In the ever brilliant and enlivening `Letters to a Young Poet`, Rilke offers sage advice for a brave and expansive approach to life. The letters were intended for a poet-protege, and offer wise words of practical application to anyone who wishes to live and create fully, whilst not becoming overly encumbered by the unavoidable hardships of being courageously human. The letters remind us that there is no experience truly worth bemoaning, or lacking in value ––especially when it comes to the reflective process of making good art:
Believe in a love that is being stored up for you like an inheritance, and have faith that in this love there is a strength and a blessing so large that you can travel as far as you wish without having to step outside it.
Embracing challenges and living the question:
Have patience with everything that remains unsolved in your heart. Try to love the questions themselves, like locked rooms and like books written in a foreign language. Do not now look for the answers. They cannot now be given to you because you could not live them. It is a question of experiencing everything. At present you need to live the question. Perhaps you will gradually, without even noticing it, find yourself experiencing the answer, some distant day.
Embrace your solitude and love it. Endure the pain it causes, and try to sing out with it.
The necessary thing is after all but this; solitude, great inner solitude. Going into oneself for hours meeting no one – this one must be able to attain.
Don’t be too quick to draw conclusions from what happens to you; simply let it happen. Otherwise it will be too easy for you to look with blame… at your past, which naturally has a share with everything that now meets you.
That is at bottom the only courage that is demanded of us: to have courage for the most strange, the most singular and the most inexplicable that we may encounter.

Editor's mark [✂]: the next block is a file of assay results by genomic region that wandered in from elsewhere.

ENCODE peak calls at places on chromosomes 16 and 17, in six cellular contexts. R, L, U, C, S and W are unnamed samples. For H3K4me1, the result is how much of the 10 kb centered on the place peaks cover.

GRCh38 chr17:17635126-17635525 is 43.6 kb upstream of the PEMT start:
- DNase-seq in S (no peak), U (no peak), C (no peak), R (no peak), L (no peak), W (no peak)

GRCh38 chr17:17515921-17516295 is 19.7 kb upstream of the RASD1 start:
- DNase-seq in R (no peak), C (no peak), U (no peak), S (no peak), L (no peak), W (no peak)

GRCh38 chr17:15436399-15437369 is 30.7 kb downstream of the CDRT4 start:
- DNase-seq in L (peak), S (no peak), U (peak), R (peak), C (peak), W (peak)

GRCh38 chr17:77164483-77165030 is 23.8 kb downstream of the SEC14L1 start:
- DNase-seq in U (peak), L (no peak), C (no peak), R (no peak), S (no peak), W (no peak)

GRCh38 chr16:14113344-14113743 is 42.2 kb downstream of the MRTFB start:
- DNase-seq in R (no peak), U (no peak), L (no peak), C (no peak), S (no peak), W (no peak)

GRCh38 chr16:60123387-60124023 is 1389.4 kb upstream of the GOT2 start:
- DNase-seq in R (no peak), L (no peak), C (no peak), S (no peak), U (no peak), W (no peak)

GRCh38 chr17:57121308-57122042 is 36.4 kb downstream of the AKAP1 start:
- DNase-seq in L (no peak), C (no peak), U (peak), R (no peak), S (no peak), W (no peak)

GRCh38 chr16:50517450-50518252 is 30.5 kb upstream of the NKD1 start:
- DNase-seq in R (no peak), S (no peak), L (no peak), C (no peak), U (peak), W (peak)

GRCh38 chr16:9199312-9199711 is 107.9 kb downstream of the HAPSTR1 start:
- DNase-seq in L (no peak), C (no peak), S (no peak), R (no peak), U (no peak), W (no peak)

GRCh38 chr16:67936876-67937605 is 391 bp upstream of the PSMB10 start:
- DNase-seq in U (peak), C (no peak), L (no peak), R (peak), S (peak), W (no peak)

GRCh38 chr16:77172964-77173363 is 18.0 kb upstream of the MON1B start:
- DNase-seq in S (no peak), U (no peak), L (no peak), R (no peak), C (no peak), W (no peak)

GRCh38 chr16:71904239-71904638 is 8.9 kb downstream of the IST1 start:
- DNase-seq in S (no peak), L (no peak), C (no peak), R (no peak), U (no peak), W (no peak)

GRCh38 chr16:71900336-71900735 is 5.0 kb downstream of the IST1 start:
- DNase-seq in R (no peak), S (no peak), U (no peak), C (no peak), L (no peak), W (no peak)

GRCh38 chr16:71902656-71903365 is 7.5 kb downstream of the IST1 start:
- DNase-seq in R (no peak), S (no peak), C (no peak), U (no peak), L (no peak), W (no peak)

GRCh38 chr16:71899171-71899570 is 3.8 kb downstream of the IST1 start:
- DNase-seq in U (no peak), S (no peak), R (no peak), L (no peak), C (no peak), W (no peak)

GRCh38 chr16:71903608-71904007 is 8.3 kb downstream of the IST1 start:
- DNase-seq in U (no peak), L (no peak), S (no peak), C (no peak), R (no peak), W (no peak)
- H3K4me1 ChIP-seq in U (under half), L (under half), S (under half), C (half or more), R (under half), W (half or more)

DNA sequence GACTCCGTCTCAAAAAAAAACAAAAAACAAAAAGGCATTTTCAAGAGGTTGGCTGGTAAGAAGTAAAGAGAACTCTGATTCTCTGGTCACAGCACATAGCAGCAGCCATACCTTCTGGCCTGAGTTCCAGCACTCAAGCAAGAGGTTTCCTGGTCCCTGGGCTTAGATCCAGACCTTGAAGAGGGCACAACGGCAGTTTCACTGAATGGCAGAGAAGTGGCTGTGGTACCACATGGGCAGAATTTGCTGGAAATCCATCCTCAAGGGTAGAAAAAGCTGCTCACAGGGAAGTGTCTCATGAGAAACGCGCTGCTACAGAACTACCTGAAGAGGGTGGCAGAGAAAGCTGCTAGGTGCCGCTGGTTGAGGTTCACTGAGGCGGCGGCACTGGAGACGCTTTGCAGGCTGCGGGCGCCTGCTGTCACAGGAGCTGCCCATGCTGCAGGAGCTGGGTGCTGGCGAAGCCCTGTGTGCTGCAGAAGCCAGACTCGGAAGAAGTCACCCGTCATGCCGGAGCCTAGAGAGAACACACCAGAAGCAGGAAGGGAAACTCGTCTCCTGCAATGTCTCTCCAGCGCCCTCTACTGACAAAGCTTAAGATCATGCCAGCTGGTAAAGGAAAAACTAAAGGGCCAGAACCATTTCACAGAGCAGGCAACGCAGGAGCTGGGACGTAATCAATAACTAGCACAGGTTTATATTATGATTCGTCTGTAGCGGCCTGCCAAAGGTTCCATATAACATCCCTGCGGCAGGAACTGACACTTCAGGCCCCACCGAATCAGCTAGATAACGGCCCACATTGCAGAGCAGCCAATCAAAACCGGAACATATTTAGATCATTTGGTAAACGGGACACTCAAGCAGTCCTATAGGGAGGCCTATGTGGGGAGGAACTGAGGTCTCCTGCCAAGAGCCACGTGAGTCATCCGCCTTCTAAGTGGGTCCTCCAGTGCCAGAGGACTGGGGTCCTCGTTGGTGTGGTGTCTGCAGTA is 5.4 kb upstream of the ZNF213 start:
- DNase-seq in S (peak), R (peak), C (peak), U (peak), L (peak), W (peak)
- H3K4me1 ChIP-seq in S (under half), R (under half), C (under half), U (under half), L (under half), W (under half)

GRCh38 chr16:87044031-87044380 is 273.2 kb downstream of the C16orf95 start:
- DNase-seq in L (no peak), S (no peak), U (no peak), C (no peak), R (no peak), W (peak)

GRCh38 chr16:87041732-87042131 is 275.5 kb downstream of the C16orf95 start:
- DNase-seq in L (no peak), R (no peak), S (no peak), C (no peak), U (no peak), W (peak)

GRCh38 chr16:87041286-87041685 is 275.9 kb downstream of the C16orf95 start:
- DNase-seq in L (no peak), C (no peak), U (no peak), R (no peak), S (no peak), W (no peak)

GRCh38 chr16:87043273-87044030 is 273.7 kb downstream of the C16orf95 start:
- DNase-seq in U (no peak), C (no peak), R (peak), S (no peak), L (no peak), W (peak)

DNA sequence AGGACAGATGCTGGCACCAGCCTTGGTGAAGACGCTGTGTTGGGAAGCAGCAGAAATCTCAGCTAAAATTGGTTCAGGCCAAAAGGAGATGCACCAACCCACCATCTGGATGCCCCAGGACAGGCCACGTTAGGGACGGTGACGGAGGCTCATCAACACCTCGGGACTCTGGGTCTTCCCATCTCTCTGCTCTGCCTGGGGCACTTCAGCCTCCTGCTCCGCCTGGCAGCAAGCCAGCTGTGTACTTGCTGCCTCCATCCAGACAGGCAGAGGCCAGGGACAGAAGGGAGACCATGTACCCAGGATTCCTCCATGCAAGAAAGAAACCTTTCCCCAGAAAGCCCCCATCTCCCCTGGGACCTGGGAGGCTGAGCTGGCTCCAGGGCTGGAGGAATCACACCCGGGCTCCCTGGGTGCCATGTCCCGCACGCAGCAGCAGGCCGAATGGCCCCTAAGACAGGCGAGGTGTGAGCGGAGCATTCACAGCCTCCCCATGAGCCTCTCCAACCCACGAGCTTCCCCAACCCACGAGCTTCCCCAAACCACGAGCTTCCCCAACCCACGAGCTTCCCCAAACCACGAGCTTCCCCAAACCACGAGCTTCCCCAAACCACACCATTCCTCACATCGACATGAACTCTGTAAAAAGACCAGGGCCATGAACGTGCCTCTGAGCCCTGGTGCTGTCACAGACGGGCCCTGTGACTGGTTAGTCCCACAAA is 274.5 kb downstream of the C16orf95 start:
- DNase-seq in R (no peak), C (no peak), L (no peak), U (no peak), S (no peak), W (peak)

The light that is to be found in darkness:
You have had many and great sadnesses, which passed. And you say that even this passing was hard for you and put you out of sorts. But, please, consider whether these great sadnesses have not rather gone right through the center of yourself? Whether much in you has not altered, whether you have not somewhere, at some point of your being, undergone a change while you were sad?
Were it possible for us to see further than our knowledge reaches, and yet a little way beyond the outworks of our divining, perhaps we would endure our sadnesses with greater confidence than our joys. For they are the moments when something new has entered into us, something unknown; our feelings grow mute in shy perplexity, everything in us withdraws, a stillness comes, and the new, which no one knows, stands in the midst of it and is silent.
How sadness changes and expands who we think we are:
For this reason the sadness too passes: the new thing in us, the added thing, has entered into our heart, has gone into its inmost chamber and is not even there any more, — is already in our blood. And we do not learn what it was. We could easily be made to believe that nothing has happened, and yet we have changed, as a house changes into which a guest has entered.
Advice from Joanna Macy, one of our most treasured translators of Rilke’s poetry: “…you’re always asked to sort of stretch a little bit more, but actually we’re made for that. There’s a song that wants to sing itself through us. We just got to be available. Maybe the song that is to be sung through us is the most beautiful requiem for an irreplaceable planet or maybe it’s a song of joyous rebirth as we create a new culture that doesn’t destroy its world. But in any case, there’s absolutely no excuse for our making our passionate love for our world dependent on what we think of its degree of health, whether we think it’s going to go on forever. Those are just thoughts anyway. But this moment you’re alive, so you can just dial up the magic of that at any time.”
And here she reads his poem “Go to the Limits of Your Longing” from “The Book of Hours”:
Lines I always come back to:
Let everything happen to you: beauty and terror.
Just keep going. No feeling is final.
Don’t let yourself lose me.
A timeless reminder that nothing we encounter is without recourse or beauty.